Art Projects

December 28th, 2012 (updated May 31st, 2016)

I have worked on various art projects over the years. This is a collection of some of those projects. Links are provided when more details or alternate views are available.

Computer programming projects can be found here.

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Untitled Rolling Ball Sculpture
2015

This is a work-in-progress

Mechanical Ball Lifter for Rolling Ball Sculpture

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Untitled Rolling Ball Sculpture
2014

10” x 22” x 17” Steel, Acrylic, Electric Motor, Marble

This rolling ball sculpture was the result of an effort to use the Linkage program to design a ball lifting mechanism, and then to build an RBS track to work with it.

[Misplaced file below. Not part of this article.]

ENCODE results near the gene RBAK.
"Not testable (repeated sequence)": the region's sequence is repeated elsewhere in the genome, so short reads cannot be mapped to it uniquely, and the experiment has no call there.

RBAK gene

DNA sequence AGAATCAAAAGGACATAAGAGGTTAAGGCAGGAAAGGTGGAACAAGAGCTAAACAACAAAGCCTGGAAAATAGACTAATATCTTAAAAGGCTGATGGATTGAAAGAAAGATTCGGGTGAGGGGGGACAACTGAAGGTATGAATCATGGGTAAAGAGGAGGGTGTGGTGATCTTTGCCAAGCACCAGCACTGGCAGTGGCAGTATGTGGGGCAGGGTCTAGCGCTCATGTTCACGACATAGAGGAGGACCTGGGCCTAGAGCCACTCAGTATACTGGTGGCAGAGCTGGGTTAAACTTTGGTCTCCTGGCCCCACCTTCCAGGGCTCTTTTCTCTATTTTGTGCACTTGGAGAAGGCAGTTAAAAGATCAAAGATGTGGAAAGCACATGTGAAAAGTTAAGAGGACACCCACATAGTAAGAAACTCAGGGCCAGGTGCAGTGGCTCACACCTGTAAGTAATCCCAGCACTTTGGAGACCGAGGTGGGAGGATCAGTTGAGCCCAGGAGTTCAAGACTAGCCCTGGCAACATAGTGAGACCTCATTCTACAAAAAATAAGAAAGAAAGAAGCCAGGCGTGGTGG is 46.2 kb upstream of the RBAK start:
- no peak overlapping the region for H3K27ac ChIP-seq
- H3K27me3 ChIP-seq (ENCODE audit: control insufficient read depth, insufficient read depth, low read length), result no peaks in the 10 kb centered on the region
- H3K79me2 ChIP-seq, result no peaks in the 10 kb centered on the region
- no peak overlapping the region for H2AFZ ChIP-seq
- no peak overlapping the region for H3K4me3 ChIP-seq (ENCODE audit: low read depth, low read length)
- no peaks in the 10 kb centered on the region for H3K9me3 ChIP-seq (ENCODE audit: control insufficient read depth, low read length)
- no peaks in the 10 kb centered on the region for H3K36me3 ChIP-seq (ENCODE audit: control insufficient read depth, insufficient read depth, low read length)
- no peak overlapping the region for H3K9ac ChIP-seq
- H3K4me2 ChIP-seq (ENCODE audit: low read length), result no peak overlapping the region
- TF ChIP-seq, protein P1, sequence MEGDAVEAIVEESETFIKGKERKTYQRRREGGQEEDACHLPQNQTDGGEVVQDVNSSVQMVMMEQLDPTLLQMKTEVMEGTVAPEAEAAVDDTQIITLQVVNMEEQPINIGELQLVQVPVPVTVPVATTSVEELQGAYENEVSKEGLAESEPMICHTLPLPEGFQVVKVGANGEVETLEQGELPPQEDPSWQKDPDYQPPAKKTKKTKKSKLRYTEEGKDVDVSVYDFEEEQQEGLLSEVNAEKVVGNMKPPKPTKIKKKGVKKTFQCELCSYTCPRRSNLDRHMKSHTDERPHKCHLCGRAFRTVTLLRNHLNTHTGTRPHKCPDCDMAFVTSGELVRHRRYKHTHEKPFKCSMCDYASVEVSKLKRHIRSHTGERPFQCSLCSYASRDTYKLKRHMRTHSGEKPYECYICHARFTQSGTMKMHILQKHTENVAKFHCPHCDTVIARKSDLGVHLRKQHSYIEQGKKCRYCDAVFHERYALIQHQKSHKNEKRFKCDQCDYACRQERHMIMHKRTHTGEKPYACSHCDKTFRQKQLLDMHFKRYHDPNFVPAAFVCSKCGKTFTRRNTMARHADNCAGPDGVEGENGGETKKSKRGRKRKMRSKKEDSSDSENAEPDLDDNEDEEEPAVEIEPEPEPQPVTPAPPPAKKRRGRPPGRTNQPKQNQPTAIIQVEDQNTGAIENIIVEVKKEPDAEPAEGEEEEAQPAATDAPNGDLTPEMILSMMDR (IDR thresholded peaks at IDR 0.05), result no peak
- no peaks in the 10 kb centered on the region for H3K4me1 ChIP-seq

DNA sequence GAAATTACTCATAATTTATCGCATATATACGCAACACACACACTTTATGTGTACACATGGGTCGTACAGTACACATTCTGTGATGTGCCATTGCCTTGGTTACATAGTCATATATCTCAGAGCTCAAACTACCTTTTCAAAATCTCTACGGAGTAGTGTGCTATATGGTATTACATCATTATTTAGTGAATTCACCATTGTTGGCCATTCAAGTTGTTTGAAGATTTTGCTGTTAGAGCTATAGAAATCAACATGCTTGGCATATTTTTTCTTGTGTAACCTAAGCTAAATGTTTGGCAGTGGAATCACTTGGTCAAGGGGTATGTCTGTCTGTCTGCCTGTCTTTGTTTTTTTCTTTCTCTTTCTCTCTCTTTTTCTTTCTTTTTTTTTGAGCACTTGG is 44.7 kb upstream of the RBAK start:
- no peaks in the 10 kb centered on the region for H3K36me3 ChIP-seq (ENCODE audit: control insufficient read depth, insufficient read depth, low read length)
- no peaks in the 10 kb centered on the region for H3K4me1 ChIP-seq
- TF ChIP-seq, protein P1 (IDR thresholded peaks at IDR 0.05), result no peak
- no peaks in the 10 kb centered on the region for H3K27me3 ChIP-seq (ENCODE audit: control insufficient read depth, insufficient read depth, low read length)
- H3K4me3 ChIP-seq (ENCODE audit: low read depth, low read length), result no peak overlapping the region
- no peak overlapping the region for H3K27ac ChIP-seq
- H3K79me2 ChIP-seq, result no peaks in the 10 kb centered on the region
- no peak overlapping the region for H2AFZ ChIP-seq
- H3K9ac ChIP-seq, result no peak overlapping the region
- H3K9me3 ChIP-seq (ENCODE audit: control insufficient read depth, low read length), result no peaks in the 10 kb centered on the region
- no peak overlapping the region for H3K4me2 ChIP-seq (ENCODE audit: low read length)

The minimalist track was designed to get the ball to the bottom without hiding or distracting from the lifting mechanism.

More information can be found in this blog post.

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Untitled Sculpture
2012

10” x 14” x 24” Steel

TMCC Welding for Art class project. This sculpture was created as part of a class project to make a sculpture as if it were a commissioned piece for a blind person.

This sculpture is made from 16ga steel. The design inspiration came from Native American art and is a similar style to the previous two class projects. The sheet metal was cut with electric sheers and rolled into shape. The large tube was formed with multiple layers of 16ga material while the smaller tube is a simple piece of pipe.